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The Columbia Guide to the Cold War

by Michael Kort

The Cold War was the longest conflict in American history, and the defining event of the second half of the twentieth century. Since its recent and abrupt cessation, we have only begun to measure the effects...


The Culture of the Book in Tibet

by Kurtis Schaeffer

The history of the book in Tibet involves more than literary trends and trade routes. Functioning as material, intellectual, and symbolic object, the book has been an instrumental tool in the construction of...


Utmost Gallantry: The U.S. and Royal Navies at Sea in the War of 1812

by Kevin McCranie

Focusing on the oceanic war rather than the war in the Great Lakes, this study charts the War of 1812 from the perspectives of the two opposing navies at sea—one of the largest fleets in the world and a small,...


The Jews and the Japanese: The Successful Outsiders

by Ben-Ami Shillony

"Few peoples have drawn the 'us' and 'them' line so clearly and maintained it for so long." —From The Jews and the Japanese

It is difficult to imagine two more widely different—almost incompatible—societies...


Women in Iraq: Past Meets Present

by Noga Efrati

This is clearly a very well researched, accessible and well written piece of important scholarship that fills a gap in the existing literature on the history of Iraq generally as well as the more specific history...


Israel and the United States: Six Decades of US-Israeli Relations

by Robert Freedman

Senior scholars provide comprehensive coverage of relations between Israel and the United States since Israel's founding in 1948 through the Obama administration, including the political, religious, economic,...


Dead on Arrival: The Politics of Health Care in Twentieth-Century America

by Colin Gordon

Why, alone among industrial democracies, does the United States not have national health insurance? While many books have addressed this question, Dead on Arrival is the first to do so based on original archival...


The Twilight of the Middle Class: Post-World War II American Fiction and White-Collar Work

by Andrew Hoberek

In The Twilight of the Middle Class, Andrew Hoberek challenges the commonly held notion that post-World War II American fiction eschewed the economic for the psychological or the spiritual. Reading works by...


Thucydides: An Introduction for the Common Reader

by Perez Zagorin

This book is a concise, readable introduction to the Greek author Thucydides, who is widely regarded as one of the foremost historians of all time.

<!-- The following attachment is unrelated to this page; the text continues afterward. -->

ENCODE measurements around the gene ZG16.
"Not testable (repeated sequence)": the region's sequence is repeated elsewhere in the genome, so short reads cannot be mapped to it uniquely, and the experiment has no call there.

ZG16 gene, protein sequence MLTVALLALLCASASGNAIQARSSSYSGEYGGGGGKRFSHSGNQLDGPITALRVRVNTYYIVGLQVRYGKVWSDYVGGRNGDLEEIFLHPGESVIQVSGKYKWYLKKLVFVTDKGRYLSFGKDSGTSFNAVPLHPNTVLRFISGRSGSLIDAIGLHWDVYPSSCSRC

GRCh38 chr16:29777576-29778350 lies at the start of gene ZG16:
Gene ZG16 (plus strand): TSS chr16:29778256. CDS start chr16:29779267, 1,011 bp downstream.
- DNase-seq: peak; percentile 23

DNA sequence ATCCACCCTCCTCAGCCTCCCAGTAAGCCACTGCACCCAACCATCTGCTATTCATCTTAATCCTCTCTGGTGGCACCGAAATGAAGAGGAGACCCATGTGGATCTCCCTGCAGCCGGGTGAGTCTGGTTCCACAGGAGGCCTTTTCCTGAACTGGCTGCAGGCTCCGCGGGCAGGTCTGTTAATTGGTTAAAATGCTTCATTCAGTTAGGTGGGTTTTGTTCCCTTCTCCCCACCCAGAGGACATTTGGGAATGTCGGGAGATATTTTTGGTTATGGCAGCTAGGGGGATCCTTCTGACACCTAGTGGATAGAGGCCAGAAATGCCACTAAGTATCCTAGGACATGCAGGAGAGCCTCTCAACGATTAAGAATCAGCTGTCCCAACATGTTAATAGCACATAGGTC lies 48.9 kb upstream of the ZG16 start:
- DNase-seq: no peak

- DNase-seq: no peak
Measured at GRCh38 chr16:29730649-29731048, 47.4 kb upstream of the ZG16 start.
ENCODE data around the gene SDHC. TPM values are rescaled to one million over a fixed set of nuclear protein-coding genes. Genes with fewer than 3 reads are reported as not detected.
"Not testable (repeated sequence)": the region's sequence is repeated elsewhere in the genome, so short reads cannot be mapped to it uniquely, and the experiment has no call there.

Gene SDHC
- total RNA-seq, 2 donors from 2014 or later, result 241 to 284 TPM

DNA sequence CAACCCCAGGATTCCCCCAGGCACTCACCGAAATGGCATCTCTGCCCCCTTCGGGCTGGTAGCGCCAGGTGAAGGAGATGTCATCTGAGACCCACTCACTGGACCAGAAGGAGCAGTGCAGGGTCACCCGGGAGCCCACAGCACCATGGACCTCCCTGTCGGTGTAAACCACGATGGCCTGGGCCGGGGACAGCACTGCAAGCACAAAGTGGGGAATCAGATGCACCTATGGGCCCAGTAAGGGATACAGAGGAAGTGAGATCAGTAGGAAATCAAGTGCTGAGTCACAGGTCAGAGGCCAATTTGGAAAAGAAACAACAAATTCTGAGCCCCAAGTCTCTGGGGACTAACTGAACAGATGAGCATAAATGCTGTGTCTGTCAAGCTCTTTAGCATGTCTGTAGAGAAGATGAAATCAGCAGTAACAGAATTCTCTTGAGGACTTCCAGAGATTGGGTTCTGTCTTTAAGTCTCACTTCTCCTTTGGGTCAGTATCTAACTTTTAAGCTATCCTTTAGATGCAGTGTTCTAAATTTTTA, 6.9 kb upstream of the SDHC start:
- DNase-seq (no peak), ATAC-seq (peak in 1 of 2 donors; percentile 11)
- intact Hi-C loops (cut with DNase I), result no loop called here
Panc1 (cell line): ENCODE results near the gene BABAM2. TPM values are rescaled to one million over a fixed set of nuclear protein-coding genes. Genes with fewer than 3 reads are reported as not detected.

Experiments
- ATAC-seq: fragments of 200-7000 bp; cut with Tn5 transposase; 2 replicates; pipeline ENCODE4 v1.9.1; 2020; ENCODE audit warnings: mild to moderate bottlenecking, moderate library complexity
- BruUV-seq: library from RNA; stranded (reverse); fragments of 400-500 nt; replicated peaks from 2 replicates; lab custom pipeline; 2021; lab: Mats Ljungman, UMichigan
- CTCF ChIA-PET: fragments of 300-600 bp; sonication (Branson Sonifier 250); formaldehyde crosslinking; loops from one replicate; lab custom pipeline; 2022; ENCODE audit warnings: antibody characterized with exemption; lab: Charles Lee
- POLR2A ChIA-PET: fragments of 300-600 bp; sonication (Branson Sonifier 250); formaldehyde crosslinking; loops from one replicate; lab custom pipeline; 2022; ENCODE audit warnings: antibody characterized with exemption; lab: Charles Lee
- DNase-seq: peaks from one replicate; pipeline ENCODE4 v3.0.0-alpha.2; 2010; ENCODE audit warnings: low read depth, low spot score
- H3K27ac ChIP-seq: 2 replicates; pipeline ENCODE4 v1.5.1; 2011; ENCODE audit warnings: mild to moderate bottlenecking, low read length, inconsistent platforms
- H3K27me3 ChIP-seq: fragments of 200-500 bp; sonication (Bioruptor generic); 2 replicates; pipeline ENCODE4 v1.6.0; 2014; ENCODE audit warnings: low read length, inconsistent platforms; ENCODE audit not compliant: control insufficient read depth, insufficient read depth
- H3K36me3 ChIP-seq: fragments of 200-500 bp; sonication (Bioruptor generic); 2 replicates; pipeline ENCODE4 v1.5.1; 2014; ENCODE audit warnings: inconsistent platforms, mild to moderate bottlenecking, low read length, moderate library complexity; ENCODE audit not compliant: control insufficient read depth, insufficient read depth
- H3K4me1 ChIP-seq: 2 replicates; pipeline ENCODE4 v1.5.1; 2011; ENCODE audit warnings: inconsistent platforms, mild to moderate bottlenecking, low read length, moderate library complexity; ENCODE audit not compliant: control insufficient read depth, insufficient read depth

Why does Thucydides continue to matter today? Perez Zagorin...


Reluctant Crusaders: Power, Culture, and Change in American Grand Strategy

by Colin Dueck

In Reluctant Crusaders, Colin Dueck examines patterns of change and continuity in American foreign policy strategy by looking at four major turning points: the periods following World War I, World War II, the...


More Equal Than Others: America from Nixon to the New Century

by Godfrey Hodgson

During the past quarter century, free-market capitalism was recognized not merely as a successful system of wealth creation, but as the key determinant of the health of political and cultural democracy. Now,...


Troubling the Waters: Black-Jewish Relations in the American Century

by Cheryl Lynn Greenberg

Was there ever really a black-Jewish alliance in twentieth-century America? And if there was, what happened to it? In Troubling the Waters, Cheryl Greenberg answers these questions more definitively than they...


The File: A Personal History

by Timothy Garton Ash

"Eloquent, aware and scrupulous . . . a rich and instructive examination of the Cold War past." --The New York Times

In 1978 a romantic young Englishman took up residence in Berlin to see what that divided city...


Living Together, Living Apart: Rethinking Jewish-Christian Relations in the Middle Ages

by Jonathan Elukin

This book challenges the standard conception of the Middle Ages as a time of persecution for Jews. Jonathan Elukin traces the experience of Jews in Europe from late antiquity through the Renaissance and Reformation,...


Poverty and Charity in the Jewish Community of Medieval Egypt

by Mark R. Cohen

What was it like to be poor in the Middle Ages? In the past, the answer to this question came only from institutions and individuals who gave relief to the less fortunate. This book, by one of the top scholars...


Hillel: If Not Now, When?

by Joseph Telushkin

Part of the Jewish Encounter series

“What is hateful unto you, do not do unto your neighbor. That is the whole Torah, all the rest is commentary. Now, go and study.”

 

This is the most famous teaching of Hillel,...


What They Think of Us: International Perceptions of the United States since 9/11

by David Farber

It has never been more important for Americans to understand why the world both hates and loves the United States. In What They Think of Us, a remarkable group of writers from the Middle East, Europe, Asia,...


The Athenian Nation

by Edward Cohen

Challenging the modern assumption that ancient Athens is best understood as a polis, Edward Cohen boldly recasts our understanding of Athenian political and social life. Cohen demonstrates that ancient sources...


Democratic Breakdown and the Decline of the Russian Military

by Zoltan Barany

Why have Russian generals acquired an important political position since the Soviet Union's collapse while at the same time the effectiveness of their forces has deteriorated? Why have there been no radical...


The Qualities of a Citizen: Women, Immigration, and Citizenship, 1870-1965

by Martha Gardner

The Qualities of a Citizen traces the application of U.S. immigration and naturalization law to women from the 1870s to the late 1960s. Like no other book before, it explores how racialized, gendered, and historical...